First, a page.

The Farewell trip or how to free ourselves from the weight of death

I think that there is no way to say goodbye to someone.

“ We are never ready to say goodbye to someone we love. Even after such a long time, I am on the train hoping you will start eating again after seeing me and that everything will be ok…but it is only to protect myself from the pain, from this emptiness you will leave in my life after you pass away…If I am honest, I am not really caring about what you really wish. You are so scared of what will come but it does not mean you are up for going through your current horrible life, closed up inside your body and with so much trouble to express yourself? After waking up at 5.00.am, a cab to the airport, a plane, a RER, the Parisian tube, another train…I have been travelling to my roots and it hurts…because I know that is the preparation for saying goodbye…as if I had to go through this in order to do it right. My watch stopped exactly at the time I boarded the plane, in Paris, an intense fog awaited me as thick as my heart. And now, on the train, I try to get my mind busy working on a proposal for a client…but, I know, that deep inside, my sadness does not leave me and that its weight makes me hunchbacked. I love you, Granny as no one else. I wanted you to hear it one last time before you passed away and this is the only reason why I am travelling to you now.”

I wrote this text some weeks ago. My grandmother is leaving us little by little and not the way she deserves. I want to share this situation because one of my main challenges in life is to free myself from my fear of death. Not so much my own death but the passing away of the people I truly love. And I believe that I am not alone in this situation, because our society tends to push us towards fighting against death, ignore it or even believe that we can be stronger than death itself.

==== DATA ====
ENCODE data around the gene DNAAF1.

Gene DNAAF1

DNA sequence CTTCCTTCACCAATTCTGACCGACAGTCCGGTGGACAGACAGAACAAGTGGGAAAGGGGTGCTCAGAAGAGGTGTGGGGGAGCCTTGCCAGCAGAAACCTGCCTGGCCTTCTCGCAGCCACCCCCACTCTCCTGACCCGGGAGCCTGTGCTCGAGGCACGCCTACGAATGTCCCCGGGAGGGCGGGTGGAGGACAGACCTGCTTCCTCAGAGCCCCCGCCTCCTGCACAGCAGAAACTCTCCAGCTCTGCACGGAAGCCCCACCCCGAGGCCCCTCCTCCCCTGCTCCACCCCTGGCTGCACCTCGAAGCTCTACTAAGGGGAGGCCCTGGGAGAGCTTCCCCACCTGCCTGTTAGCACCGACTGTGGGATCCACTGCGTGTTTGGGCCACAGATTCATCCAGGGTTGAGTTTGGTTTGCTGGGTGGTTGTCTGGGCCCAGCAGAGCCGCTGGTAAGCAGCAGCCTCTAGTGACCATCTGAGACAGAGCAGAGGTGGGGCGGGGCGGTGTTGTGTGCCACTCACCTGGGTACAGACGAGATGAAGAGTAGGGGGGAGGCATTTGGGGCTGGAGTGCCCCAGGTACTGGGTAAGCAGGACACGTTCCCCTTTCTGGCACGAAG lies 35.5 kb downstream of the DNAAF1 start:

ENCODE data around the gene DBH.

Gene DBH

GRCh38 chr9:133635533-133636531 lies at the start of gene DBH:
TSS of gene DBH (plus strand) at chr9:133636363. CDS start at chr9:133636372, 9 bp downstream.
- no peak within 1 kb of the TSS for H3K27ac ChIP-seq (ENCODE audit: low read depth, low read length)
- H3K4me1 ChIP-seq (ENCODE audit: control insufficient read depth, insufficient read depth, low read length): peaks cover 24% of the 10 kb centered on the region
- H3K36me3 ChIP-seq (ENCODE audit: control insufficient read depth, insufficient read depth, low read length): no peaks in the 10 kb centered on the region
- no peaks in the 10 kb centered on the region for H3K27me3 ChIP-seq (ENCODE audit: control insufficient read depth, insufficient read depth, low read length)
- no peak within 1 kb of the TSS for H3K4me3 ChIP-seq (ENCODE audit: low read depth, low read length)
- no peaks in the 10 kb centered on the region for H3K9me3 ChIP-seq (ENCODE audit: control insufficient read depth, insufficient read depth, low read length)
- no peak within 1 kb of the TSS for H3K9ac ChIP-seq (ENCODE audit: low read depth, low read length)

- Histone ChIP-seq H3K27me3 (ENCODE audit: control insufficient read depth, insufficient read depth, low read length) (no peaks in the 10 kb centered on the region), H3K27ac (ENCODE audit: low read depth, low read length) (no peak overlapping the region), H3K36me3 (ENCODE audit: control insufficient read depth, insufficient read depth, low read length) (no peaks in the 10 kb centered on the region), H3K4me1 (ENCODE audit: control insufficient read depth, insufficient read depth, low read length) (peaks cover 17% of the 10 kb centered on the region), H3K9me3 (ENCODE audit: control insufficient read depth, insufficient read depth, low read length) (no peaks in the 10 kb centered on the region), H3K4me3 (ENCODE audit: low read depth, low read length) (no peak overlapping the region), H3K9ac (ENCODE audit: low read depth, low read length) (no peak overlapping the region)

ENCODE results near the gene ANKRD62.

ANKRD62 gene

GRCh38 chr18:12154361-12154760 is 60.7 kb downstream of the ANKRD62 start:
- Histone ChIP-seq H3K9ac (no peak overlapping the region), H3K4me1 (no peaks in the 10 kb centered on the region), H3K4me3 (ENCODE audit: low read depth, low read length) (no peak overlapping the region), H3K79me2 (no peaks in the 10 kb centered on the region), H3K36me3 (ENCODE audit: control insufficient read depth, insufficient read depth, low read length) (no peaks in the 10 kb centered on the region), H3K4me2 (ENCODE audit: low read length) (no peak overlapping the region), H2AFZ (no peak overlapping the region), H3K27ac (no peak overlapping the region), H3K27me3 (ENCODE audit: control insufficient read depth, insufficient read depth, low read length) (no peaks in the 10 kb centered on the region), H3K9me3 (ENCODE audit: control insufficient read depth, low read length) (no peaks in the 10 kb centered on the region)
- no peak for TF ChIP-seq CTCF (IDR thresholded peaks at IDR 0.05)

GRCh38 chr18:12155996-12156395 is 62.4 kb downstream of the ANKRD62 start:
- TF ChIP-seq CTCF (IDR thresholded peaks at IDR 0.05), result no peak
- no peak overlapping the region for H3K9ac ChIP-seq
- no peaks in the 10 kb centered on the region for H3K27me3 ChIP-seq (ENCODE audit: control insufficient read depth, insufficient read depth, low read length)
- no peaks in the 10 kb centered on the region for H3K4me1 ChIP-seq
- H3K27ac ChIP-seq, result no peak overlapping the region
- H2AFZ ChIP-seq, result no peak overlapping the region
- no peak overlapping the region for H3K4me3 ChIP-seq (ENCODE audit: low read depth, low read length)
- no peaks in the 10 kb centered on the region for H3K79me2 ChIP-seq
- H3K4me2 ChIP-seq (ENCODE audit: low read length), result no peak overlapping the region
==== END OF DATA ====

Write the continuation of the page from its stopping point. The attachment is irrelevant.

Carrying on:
How can we get rid of this fear? How to accept death as part of life? Is there, apart from religion, a way to reconcile ourselves with death?

Of course it is a complex topic. Especially taking into account the fact that our times have turned dying into something taboo. According to Philippe Ariès, author of a book called “Dying in Occident”, the space for death has gone from public to private. Mourning hardly takes place now in the western culture, and it has an impact on the vision we have of death. It is usually something to hide away.

We all have a different way of living it. I have grown up shocked by the fact that my grandparents paid and selected their graves in the village’s cemetery very early after they retired. But in a way, I find it a great way to escape from the fear that inspires death.

I read some days ago an article in El Pais on the fact that the last trend in the funeral sector is to pay a joyful tribute to the dead ones even transmitting the funeral in streaming. This might be one of the solutions: celebrating death, looking at the life path of the person who just died and trusting that his/her life was worth it? As far as I am concerned, I am doing my best using autumn and All Saint’s day, to explain to my kids (and myself) that death is normal even if it hurts so much.

Free yourself